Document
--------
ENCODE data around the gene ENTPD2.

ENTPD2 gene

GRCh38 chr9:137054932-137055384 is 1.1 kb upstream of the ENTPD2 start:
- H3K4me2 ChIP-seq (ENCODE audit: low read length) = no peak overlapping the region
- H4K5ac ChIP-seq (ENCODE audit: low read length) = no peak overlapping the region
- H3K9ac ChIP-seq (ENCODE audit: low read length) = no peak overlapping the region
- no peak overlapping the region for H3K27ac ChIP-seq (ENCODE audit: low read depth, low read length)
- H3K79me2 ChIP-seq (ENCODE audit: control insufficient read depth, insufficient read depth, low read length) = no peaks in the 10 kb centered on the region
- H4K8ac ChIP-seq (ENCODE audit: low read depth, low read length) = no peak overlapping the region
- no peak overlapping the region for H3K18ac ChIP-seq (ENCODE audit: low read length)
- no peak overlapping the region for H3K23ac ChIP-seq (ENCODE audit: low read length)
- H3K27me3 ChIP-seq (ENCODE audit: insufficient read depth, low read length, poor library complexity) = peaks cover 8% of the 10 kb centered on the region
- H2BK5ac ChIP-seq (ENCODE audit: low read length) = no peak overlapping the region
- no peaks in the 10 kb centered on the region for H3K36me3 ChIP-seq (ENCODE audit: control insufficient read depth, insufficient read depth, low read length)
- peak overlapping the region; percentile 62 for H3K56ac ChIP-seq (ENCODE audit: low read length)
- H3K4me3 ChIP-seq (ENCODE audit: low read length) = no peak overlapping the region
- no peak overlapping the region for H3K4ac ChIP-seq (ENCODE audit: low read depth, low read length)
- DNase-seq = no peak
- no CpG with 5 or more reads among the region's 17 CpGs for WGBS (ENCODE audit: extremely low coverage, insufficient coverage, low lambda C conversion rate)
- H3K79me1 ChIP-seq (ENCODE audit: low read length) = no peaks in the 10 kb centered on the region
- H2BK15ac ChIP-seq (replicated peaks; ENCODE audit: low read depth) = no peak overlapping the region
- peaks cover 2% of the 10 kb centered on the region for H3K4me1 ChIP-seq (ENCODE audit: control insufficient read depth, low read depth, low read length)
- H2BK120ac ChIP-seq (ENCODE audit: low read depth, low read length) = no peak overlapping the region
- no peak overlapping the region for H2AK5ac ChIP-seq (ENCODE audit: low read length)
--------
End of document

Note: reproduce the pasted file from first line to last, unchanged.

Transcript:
ENCODE data around the gene ENTPD2.

ENTPD2 gene

GRCh38 chr9:137054932-137055384 is 1.1 kb upstream of the ENTPD2 start:
- H3K4me2 ChIP-seq (ENCODE audit: low read length) = no peak overlapping the region
- H4K5ac ChIP-seq (ENCODE audit: low read length) = no peak overlapping the region
- H3K9ac ChIP-seq (ENCODE audit: low read length) = no peak overlapping the region
- no peak overlapping the region for H3K27ac ChIP-seq (ENCODE audit: low read depth, low read length)
- H3K79me2 ChIP-seq (ENCODE audit: control insufficient read depth, insufficient read depth, low read length) = no peaks in the 10 kb centered on the region
- H4K8ac ChIP-seq (ENCODE audit: low read depth, low read length) = no peak overlapping the region
- no peak overlapping the region for H3K18ac ChIP-seq (ENCODE audit: low read length)
- no peak overlapping the region for H3K23ac ChIP-seq (ENCODE audit: low read length)
- H3K27me3 ChIP-seq (ENCODE audit: insufficient read depth, low read length, poor library complexity) = peaks cover 8% of the 10 kb centered on the region
- H2BK5ac ChIP-seq (ENCODE audit: low read length) = no peak overlapping the region
- no peaks in the 10 kb centered on the region for H3K36me3 ChIP-seq (ENCODE audit: control insufficient read depth, insufficient read depth, low read length)
- peak overlapping the region; percentile 62 for H3K56ac ChIP-seq (ENCODE audit: low read length)
- H3K4me3 ChIP-seq (ENCODE audit: low read length) = no peak overlapping the region
- no peak overlapping the region for H3K4ac ChIP-seq (ENCODE audit: low read depth, low read length)
- DNase-seq = no peak
- no CpG with 5 or more reads among the region's 17 CpGs for WGBS (ENCODE audit: extremely low coverage, insufficient coverage, low lambda C conversion rate)
- H3K79me1 ChIP-seq (ENCODE audit: low read length) = no peaks in the 10 kb centered on the region
- H2BK15ac ChIP-seq (replicated peaks; ENCODE audit: low read depth) = no peak overlapping the region
- peaks cover 2% of the 10 kb centered on the region for H3K4me1 ChIP-seq (ENCODE audit: control insufficient read depth, low read depth, low read length)
- H2BK120ac ChIP-seq (ENCODE audit: low read depth, low read length) = no peak overlapping the region
- no peak overlapping the region for H2AK5ac ChIP-seq (ENCODE audit: low read length)